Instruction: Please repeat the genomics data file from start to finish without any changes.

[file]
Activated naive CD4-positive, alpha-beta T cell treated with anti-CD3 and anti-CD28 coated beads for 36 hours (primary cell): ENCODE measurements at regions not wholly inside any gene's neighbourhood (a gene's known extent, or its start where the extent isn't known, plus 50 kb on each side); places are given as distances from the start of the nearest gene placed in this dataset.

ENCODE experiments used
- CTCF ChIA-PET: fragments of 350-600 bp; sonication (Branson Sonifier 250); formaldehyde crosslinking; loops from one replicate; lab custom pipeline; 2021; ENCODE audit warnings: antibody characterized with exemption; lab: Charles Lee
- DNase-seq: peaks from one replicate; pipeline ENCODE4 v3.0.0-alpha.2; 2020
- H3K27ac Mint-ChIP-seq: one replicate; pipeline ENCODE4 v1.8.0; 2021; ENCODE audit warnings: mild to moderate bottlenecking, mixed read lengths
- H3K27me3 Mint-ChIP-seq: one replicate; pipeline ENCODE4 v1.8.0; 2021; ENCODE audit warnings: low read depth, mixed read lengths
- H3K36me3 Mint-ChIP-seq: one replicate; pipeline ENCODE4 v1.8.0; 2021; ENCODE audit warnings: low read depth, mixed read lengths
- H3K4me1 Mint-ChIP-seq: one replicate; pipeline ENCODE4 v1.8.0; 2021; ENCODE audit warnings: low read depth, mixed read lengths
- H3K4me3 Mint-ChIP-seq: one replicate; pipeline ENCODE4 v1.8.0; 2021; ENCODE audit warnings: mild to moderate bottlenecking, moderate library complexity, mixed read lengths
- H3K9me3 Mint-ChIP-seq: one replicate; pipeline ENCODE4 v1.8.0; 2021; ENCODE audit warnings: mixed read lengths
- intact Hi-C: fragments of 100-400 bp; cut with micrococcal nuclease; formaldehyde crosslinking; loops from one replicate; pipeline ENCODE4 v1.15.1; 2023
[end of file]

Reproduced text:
Activated naive CD4-positive, alpha-beta T cell treated with anti-CD3 and anti-CD28 coated beads for 36 hours (primary cell): ENCODE measurements at regions not wholly inside any gene's neighbourhood (a gene's known extent, or its start where the extent isn't known, plus 50 kb on each side); places are given as distances from the start of the nearest gene placed in this dataset.

ENCODE experiments used
- CTCF ChIA-PET: fragments of 350-600 bp; sonication (Branson Sonifier 250); formaldehyde crosslinking; loops from one replicate; lab custom pipeline; 2021; ENCODE audit warnings: antibody characterized with exemption; lab: Charles Lee
- DNase-seq: peaks from one replicate; pipeline ENCODE4 v3.0.0-alpha.2; 2020
- H3K27ac Mint-ChIP-seq: one replicate; pipeline ENCODE4 v1.8.0; 2021; ENCODE audit warnings: mild to moderate bottlenecking, mixed read lengths
- H3K27me3 Mint-ChIP-seq: one replicate; pipeline ENCODE4 v1.8.0; 2021; ENCODE audit warnings: low read depth, mixed read lengths
- H3K36me3 Mint-ChIP-seq: one replicate; pipeline ENCODE4 v1.8.0; 2021; ENCODE audit warnings: low read depth, mixed read lengths
- H3K4me1 Mint-ChIP-seq: one replicate; pipeline ENCODE4 v1.8.0; 2021; ENCODE audit warnings: low read depth, mixed read lengths
- H3K4me3 Mint-ChIP-seq: one replicate; pipeline ENCODE4 v1.8.0; 2021; ENCODE audit warnings: mild to moderate bottlenecking, moderate library complexity, mixed read lengths
- H3K9me3 Mint-ChIP-seq: one replicate; pipeline ENCODE4 v1.8.0; 2021; ENCODE audit warnings: mixed read lengths
- intact Hi-C: fragments of 100-400 bp; cut with micrococcal nuclease; formaldehyde crosslinking; loops from one replicate; pipeline ENCODE4 v1.15.1; 2023